13 Social Hazards Some social hazards are easier to avoid than others. Lesson 9.2 Biological and Social HazardsSocial HazardsSome social hazards are easier to avoid than others.Examples of social hazards include smoking, being exposed to secondhand smoke, living near an old toxic waste site, working with harmful chemicals, and eating fatty foods.
14 Lesson 9.3 Toxic Substances in the Environment Chemicals are all around us, and all of them can be harmful to our health in large enough amounts. In other words, “The dose makes the poison.”
15 Chemical Hazards Any chemical can be harmful in large enough amounts. Lesson 9.3 Toxic Substances in the EnvironmentChemical HazardsAny chemical can be harmful in large enough amounts.A pollutant is something released into the environment that has some harmful impact on people and other organisms.Chemical hazards are not necessarily pollutants, and pollutants are not necessarily chemical hazards.Oil Pollution
16 Types of Chemical Hazards Lesson 9.3 Toxic Substances in the EnvironmentTypes of Chemical HazardsCarcinogens: Cancer-causing chemicalsChemical mutagens: Chemicals that cause genetic mutationsTeratogens: Chemicals that harm embryos and fetusesNeurotoxins: Chemicals that affect the nervous systemEndocrine disruptors: Chemicals that interfere with the endocrine systemAllergens: Chemicals that over-activate the immune systemDust mite protein is a common allergen.
17 Indoor Chemical Hazards Lesson 9.3 Toxic Substances in the EnvironmentIndoor Chemical Hazards
18 Sources of Outdoor Chemical Hazards Lesson 9.3 Toxic Substances in the EnvironmentSources of Outdoor Chemical HazardsIn the air: Natural sources, such as volcanic eruptions, or human sources, such as pesticidesIn the ground: Pesticide use, improper disposal of electronics, etc.In the water: Chemical runoff from land or direct drainage of toxic substances into waterA leaking oil line
19 Bioaccumulation and Biomagnification Lesson 9.3 Toxic Substances in the EnvironmentBioaccumulation and BiomagnificationBioaccumulation: The buildup of toxic substances in the bodies of organismsBiomagnification: The increased concentration of toxic substances with each step in a food chainPersistent organic pollutants are biomagnified and stay in the environment for long periods of time and over long distances.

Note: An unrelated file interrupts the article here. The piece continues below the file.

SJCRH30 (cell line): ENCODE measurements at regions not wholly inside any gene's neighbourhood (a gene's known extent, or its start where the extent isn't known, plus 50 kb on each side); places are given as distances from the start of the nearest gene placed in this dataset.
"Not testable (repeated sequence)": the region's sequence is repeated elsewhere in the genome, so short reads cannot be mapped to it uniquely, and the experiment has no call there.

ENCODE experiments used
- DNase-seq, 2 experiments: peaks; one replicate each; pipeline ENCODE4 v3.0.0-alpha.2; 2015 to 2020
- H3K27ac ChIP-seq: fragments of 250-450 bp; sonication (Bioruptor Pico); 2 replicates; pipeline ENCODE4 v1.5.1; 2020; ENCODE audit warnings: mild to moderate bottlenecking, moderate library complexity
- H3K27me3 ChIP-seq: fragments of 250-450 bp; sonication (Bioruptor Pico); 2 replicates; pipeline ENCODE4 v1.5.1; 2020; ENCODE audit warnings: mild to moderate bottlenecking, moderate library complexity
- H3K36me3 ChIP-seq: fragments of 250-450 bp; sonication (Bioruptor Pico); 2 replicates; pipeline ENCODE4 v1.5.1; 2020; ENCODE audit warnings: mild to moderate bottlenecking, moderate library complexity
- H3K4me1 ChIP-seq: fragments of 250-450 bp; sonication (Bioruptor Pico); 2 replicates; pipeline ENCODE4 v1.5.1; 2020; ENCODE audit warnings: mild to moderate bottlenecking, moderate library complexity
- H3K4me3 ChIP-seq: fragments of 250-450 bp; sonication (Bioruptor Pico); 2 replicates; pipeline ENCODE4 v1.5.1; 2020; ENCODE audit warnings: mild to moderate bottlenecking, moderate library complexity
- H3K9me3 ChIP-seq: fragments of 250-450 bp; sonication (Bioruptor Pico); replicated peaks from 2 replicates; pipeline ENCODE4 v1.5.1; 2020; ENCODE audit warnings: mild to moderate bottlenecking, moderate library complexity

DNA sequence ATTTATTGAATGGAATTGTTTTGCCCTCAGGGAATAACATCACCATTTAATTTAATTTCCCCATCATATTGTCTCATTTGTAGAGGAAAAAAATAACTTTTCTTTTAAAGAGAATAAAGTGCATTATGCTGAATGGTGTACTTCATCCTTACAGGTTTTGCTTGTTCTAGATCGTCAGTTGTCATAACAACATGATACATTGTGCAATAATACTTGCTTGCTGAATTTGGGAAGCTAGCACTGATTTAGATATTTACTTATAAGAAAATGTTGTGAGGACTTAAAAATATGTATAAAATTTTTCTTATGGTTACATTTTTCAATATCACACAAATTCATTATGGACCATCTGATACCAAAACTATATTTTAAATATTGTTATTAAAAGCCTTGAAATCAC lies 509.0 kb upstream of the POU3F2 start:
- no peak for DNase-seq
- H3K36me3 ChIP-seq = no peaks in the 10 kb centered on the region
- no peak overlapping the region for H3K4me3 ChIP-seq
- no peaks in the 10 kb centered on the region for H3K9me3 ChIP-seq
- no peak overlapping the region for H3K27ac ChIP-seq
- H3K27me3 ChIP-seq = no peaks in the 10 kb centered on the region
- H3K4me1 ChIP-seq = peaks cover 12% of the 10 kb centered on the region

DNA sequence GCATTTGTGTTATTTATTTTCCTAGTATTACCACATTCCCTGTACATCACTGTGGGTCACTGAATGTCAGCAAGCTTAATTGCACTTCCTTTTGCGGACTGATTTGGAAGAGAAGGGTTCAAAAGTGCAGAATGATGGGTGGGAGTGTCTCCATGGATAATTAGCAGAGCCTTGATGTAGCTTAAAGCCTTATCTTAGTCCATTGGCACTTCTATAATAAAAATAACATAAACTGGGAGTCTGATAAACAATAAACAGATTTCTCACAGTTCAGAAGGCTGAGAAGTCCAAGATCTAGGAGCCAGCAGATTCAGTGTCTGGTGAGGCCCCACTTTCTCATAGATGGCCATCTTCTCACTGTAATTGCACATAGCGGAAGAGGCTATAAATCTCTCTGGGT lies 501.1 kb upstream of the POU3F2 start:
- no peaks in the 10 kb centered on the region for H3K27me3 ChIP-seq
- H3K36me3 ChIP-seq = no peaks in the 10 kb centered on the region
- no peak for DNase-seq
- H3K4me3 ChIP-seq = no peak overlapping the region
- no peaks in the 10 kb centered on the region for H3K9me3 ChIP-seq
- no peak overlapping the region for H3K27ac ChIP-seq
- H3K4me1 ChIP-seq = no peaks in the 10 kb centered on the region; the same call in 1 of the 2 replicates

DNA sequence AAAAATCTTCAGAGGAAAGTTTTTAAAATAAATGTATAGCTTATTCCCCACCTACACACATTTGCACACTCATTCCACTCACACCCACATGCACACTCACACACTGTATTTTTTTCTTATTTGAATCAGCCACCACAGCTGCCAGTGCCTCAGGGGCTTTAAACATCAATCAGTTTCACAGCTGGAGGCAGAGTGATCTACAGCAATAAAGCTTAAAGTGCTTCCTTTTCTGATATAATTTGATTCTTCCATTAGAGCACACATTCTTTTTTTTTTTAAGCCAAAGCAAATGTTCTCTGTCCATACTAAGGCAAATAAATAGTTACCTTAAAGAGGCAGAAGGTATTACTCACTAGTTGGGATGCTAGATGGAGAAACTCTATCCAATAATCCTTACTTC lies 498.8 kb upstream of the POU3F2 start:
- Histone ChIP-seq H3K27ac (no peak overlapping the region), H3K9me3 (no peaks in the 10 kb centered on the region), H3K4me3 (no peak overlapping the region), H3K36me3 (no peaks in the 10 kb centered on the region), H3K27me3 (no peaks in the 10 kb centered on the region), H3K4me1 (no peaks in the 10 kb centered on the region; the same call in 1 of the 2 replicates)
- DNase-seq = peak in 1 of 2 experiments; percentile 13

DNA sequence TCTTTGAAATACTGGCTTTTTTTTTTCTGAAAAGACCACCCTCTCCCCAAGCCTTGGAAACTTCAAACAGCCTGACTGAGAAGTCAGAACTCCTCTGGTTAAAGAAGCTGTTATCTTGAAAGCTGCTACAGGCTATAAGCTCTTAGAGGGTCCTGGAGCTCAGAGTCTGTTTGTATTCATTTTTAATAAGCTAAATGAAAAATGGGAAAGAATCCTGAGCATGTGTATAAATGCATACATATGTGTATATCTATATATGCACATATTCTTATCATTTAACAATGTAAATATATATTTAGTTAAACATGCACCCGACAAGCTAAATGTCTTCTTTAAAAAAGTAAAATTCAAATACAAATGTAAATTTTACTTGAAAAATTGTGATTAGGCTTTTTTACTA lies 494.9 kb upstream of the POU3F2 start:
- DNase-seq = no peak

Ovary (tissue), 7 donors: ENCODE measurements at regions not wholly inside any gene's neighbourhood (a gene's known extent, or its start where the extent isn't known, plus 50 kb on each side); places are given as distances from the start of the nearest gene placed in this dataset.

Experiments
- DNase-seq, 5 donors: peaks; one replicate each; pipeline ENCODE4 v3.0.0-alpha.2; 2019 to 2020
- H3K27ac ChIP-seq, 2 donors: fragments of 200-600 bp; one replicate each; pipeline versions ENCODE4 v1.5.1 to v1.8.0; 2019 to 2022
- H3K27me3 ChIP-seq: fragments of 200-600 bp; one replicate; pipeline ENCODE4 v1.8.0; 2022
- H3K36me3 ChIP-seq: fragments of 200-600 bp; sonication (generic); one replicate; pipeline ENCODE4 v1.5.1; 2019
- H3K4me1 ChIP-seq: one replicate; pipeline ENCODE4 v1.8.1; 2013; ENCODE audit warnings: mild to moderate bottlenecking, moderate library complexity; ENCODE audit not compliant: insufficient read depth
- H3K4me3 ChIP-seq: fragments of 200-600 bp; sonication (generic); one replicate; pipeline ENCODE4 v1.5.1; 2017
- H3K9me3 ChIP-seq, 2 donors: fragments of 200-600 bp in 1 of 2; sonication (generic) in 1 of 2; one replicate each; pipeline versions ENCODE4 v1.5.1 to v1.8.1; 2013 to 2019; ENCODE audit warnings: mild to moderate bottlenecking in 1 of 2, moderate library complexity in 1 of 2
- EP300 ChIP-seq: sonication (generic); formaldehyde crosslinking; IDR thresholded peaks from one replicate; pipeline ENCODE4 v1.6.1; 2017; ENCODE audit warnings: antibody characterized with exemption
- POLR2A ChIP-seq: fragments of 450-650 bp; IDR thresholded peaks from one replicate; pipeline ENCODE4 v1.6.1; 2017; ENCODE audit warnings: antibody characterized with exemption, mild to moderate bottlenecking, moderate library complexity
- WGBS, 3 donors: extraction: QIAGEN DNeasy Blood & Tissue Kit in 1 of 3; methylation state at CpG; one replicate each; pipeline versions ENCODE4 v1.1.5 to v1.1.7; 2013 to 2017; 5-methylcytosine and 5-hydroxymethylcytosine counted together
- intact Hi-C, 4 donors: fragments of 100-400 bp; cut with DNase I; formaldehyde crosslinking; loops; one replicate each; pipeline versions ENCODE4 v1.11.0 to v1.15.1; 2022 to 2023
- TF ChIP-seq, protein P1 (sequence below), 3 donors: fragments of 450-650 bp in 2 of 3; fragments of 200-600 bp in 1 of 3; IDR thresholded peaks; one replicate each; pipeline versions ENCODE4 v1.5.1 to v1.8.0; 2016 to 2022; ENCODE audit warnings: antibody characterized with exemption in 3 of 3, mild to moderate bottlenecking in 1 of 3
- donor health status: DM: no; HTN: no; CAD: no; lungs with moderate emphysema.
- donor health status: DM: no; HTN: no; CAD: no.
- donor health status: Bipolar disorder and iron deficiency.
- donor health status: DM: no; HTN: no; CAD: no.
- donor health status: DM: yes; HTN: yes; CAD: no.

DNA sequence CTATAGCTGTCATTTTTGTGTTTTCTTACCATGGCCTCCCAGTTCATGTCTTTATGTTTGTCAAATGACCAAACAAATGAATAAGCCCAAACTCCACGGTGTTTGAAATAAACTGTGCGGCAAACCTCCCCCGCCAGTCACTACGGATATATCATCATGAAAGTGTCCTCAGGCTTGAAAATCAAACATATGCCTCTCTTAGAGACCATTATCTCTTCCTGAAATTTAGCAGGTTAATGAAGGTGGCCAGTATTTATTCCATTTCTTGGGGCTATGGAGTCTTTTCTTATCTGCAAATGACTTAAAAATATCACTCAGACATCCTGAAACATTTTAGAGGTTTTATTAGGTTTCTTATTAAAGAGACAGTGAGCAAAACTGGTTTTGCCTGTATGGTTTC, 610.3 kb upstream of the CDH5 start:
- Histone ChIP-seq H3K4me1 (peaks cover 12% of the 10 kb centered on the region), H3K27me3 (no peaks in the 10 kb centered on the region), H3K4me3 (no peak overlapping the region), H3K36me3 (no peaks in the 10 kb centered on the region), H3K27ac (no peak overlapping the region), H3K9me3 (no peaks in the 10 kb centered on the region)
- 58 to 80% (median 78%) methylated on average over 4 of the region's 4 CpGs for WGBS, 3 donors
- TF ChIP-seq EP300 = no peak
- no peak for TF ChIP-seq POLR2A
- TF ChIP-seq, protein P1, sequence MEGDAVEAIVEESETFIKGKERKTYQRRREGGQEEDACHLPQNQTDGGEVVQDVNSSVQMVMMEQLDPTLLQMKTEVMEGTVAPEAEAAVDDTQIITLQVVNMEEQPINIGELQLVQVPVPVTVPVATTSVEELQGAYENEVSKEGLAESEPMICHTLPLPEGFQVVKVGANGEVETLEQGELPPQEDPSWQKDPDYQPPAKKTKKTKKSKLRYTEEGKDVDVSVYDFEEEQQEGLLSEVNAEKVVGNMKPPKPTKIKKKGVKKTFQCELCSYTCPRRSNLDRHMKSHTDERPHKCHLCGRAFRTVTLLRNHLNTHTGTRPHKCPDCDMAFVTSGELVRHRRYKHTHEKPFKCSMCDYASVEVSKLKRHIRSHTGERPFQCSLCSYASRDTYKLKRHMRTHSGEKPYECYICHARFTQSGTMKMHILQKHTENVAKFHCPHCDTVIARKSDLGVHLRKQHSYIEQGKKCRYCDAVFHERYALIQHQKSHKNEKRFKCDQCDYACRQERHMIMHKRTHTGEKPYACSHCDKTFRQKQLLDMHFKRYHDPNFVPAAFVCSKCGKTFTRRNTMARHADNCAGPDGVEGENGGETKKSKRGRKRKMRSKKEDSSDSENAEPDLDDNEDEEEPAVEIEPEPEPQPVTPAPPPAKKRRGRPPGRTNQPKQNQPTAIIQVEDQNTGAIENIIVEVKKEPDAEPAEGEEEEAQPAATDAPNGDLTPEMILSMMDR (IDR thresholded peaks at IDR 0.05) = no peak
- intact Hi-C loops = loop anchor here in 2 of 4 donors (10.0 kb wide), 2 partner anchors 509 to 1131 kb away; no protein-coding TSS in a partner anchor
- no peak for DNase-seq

20 Lesson 9.4 Natural Disasters Although we cannot prevent most natural disasters, there are steps that scientists, engineers, governments, and citizens can take to resist damage and deal with the aftermath.A landslide caused by the Great Sichuan Earthquake in Sichuan Province, China
21 Lesson 9.4 Natural Disasters EarthquakesEarth’s crust is broken into large pieces called tectonic plates, which float on a layer of molten rock.Earthquakes tend to occur along active plate boundaries.Earthquakes can damage structures and trigger landslides and tsunamis.
22 Lesson 9.4 Natural Disasters VolcanoesOpenings in Earth’s crust that eject molten lava and other materialsAsh and gases from volcanic eruptions can block sunlight, causing temperatures to drop.Eruptions can trigger landslides and mudflows.Molten lava can cover and destroy surrounding land.Did You Know? In 1991, Mount Pinatubo erupted in the Philippines, covering the area around the volcano with a layer of volcanic materials up to 180 m (600 ft) thick.
23 Lesson 9.4 Natural Disasters StormsTornadoes: Rotating funnels of air that can travel over 400 km (250 mi) per hrHurricanes: Storms that form over tropical oceans, with winds over 119 km (74 mi) per hourThunderstorms: Produce lightning and thunder, usually with heavy rainDid You Know? Hurricane Katrina, which struck New Orleans in 2005, caused more than $80 billion in damage and killed 1800 people.
24 Avalanches Masses of snow that slide down a slope Lesson 9.4 Natural DisastersAvalanchesMasses of snow that slide down a slopeConditions favoring avalanches:Slope greater than 30 degreesUnstable snowpackHeavy snowfallWarm temperaturesDid You Know? A big North American avalanche can contain 230,000 m3 of snow—about the equivalent of 20 football fields filled with snow 3 m (10 ft) deep.